Climate Change: Industry Initiatives

Aspen / Snowmass

Colorado Ski Country USA (CSCUSA) is the global voice of Colorado’s ski industry and represents the world’s premiere ski destinations. With 21 member resorts, CSCUSA encompasses 29,341 skiable acres, 3,634 snowmaking acres, 2,410ft average vertical rise, and 1,749 trails. Resorts offer a wide variety of terrain by utilizing the natural landscape of Colorado’s Rocky Mountains, hence, CSCUSA resorts are making it their duty to be good stewards of the environment in which we ski.

By implementing new means of generating and conserving energy, sourcing more sustainable ways of construction and snowmaking, and making it a priority to give back to their communities, CSCUSA resorts are leading the way in protecting one of Colorado ski industry’s most valuable assets for future generations of outdoor enthusiasts.

Alternative Energy

Renewable Energy

Construction

Snowmaking & Snow Equipment

Alternative Public Transportation

Industry Awards

Land Management


Alternative Energy

While resorts are long-standing proponents and users of alternative energy, many resorts are adopting new wind and solar energy sources to power their on and off-mountain operations while always exploring new forms of alternative energy and energy efficiencies.

  • Through solar energy, Aspen/Snowmass generates a total of 171.2kW with 147kW coming from a solar array installed at the Colorado Rocky Mountain School (CRMS) in Carbondale. The $1 million system sits on one-half acre of ranchland owned by the high school.

The electricity generated by the CRMS solar array powers the school’s science building, with excess energy fed into the town of Carbondale’s power grid. Annually, the installation will produce 200,000kWh (enough power for 20 average American homes) and keep 400,000 lbs of carbon dioxide out of the air each year.

Aspen / Snowmass

Several other facilities around Aspen also make use of solar energy including a 2.3kW solar installation at Aspen Highlands ski patrol headquarters; a 10.6 kW solar installation at Thunder River Lodge; an employee housing complex in Carbondale; a 5kW array at The Little Nell hotel; a 4.3kW array at the Snowmass Club; and a 2.0 kW array at the Sundeck atop Aspen Mountain.

Along with solar arrays, Aspen/Snowmass has explored alternative energy using spring runoff. The resort installed a 115kW micro-Hydro plant at Snowmass that produces power from melting snow. The golf clubhouse system reduces natural gas consumption by 2/3. 

  • Copper Mountain harnesses solar power with photovoltaic panels that line the south-facing roof of the Transportation Center in the Alpine Lot. The 4.2 kW solar installation provides a portion of the electricity for the building. The resort is also working to retrofit lighting fixtures with more energy-efficient light bulbs.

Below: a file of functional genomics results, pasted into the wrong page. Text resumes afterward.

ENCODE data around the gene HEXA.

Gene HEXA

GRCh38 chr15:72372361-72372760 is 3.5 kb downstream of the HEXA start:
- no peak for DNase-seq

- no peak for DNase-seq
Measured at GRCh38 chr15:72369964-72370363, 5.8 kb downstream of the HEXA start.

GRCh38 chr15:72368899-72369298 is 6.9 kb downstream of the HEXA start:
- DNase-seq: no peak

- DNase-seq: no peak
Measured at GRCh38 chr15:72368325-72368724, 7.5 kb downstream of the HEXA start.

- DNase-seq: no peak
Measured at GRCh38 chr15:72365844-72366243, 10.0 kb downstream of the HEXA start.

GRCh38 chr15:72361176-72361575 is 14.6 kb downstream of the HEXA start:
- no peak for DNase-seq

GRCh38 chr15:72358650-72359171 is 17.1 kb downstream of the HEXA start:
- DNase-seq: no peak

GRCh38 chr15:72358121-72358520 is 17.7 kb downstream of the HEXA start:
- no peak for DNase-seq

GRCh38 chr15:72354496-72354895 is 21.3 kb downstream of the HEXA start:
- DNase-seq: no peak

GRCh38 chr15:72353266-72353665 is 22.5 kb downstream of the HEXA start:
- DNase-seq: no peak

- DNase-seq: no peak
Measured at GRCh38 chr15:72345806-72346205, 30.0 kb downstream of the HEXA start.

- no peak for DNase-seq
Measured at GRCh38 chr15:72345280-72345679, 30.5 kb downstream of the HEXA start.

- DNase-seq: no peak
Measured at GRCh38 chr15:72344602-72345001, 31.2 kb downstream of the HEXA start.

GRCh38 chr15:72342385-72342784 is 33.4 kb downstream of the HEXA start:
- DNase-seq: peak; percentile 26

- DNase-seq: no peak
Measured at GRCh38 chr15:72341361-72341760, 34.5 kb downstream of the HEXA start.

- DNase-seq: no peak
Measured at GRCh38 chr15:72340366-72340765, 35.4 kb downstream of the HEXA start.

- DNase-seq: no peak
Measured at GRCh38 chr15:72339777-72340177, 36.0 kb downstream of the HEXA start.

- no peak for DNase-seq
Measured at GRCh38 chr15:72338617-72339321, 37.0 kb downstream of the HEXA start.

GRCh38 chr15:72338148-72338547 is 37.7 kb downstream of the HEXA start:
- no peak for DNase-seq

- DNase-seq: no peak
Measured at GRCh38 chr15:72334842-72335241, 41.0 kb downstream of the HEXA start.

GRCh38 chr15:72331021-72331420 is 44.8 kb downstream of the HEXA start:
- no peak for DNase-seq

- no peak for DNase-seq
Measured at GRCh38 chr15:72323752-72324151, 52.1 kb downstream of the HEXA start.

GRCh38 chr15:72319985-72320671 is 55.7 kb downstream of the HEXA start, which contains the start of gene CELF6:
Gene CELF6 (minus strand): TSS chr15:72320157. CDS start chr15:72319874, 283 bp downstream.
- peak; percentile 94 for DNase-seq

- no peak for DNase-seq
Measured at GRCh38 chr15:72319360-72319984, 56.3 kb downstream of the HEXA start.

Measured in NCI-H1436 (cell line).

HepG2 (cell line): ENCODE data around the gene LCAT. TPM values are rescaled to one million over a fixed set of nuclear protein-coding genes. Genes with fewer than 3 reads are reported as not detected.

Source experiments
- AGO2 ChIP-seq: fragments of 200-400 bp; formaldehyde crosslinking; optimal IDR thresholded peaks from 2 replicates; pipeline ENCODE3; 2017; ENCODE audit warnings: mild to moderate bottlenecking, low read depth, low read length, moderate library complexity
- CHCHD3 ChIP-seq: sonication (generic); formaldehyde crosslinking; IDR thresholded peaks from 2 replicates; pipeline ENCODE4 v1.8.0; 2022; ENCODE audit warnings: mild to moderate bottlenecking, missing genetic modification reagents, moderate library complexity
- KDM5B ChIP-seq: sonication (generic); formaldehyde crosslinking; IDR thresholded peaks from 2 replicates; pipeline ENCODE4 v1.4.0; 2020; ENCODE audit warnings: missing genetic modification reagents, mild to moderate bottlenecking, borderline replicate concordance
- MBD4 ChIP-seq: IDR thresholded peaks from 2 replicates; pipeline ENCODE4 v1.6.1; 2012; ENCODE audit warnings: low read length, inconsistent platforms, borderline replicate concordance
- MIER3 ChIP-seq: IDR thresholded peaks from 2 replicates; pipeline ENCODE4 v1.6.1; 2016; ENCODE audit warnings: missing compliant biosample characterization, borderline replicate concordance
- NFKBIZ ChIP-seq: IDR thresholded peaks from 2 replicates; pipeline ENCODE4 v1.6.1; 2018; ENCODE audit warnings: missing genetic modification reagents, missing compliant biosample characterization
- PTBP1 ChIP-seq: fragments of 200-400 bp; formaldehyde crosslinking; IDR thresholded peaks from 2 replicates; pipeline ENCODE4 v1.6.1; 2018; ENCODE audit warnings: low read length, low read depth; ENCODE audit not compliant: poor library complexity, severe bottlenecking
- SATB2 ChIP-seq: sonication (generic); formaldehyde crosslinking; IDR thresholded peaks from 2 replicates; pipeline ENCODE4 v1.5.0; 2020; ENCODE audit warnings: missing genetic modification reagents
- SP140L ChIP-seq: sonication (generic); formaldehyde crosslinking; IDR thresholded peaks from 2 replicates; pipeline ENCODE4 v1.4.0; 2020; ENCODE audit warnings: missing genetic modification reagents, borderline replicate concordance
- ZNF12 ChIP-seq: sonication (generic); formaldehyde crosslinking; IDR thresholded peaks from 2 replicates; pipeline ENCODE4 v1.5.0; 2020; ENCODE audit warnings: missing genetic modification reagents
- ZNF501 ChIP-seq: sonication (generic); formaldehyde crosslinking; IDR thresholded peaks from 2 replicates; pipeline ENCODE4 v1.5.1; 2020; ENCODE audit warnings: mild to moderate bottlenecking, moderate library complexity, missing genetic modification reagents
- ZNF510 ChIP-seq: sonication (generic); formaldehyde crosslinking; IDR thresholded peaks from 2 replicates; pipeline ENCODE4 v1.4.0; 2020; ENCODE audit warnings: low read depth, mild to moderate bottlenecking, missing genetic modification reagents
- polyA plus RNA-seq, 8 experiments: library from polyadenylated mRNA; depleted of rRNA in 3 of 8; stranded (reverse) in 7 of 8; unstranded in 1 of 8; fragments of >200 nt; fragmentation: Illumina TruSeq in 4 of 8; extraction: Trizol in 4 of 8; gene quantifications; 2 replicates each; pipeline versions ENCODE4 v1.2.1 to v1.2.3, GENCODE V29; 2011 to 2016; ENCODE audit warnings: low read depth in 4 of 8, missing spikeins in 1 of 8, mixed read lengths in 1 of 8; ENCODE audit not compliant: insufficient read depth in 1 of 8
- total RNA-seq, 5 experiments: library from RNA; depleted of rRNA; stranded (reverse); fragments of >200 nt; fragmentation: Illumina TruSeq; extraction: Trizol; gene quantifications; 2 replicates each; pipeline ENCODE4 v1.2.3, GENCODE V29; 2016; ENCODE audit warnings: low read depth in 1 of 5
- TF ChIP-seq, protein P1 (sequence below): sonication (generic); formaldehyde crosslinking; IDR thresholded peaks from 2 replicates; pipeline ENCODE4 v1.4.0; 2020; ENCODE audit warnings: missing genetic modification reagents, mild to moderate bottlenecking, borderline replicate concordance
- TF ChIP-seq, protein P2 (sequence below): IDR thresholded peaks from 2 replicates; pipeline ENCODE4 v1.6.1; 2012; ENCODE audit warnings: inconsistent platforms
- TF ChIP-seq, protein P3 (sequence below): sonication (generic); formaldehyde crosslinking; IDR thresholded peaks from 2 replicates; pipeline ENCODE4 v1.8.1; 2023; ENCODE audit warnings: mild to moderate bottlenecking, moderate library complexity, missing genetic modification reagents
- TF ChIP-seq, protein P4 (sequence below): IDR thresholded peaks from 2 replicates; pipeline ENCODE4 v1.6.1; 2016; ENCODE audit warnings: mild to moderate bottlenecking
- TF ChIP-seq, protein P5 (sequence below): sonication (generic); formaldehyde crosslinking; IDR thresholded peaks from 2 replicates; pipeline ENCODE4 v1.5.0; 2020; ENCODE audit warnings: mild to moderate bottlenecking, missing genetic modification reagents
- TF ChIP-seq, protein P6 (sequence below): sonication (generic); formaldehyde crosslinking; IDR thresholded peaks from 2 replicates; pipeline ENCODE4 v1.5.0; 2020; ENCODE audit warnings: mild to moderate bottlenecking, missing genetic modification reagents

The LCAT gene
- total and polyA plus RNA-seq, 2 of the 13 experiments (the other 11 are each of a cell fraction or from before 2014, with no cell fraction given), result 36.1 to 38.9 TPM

• Crested Butte Mountain Resort (CBMR) completed a full energy inventory of its Mountain Operations in 2008. The inventory included lifts, snowmaking, facilities and vehicles. As a charter member of the Colorado Industrial Energy Challenge, CBMR set the goal to reduce its overall energy consumption by two percent per year. Since 2008, through conservation and management, the resort has reduced electrical use by 17.15 percent, fuels by 28.5 percent, natural gas consumption by 47.2 percent and pumped 8.3 percent less water, exceeding the resort’s goals. Part of this reduction resulted from relocating the resort’s park and pipe area to a new location that requires less energy to pump water and air.

Additionally, CBMR has installed timers on the heaters in its lift shacks, enabling employees to be more comfortable while also significantly reducing energy use.

Through its energy efficient measures, CBMR is running a more cost-effective business and has reduced carbon emissions by more than 11 percent.

  • Winter Park installed a small wind turbine at the top of Parsenn Bowl to provide power to the lift shack. The turbine offsets energy consumption and increases lift operation efficiency. Also, Winter Park’s electrical foreman designed and built hardware and software to create a resort-wide automatically controlled system – AreaNet – that shuts down heat to lift shacks and lift motor rooms when not needed.

In effect since 1997, AreaNet has expanded each year to now control snow melt systems with moisture and temperature sensors, ensuring that heat will not be used unless it is wet and below freezing at Snoasis, Sunspot, Mary Jane, the Village Cabriolet lift, the Private Lesson Center and Zephyr Mountain Lodge. AreaNet also has some control over gas appliances and heat as well as shutting down snow-making equipment when temperatures are too warm for optimum snow production.

  • Wolf Creek currently purchase 100 percent of its power usage year round from a green power supplier, and has been recognized by the US Forest Service for its commitment to alternative energy. 

Wolf Creek uses solar power for some of its outlying smaller buildings as a heat source along with running communication and safety equipment.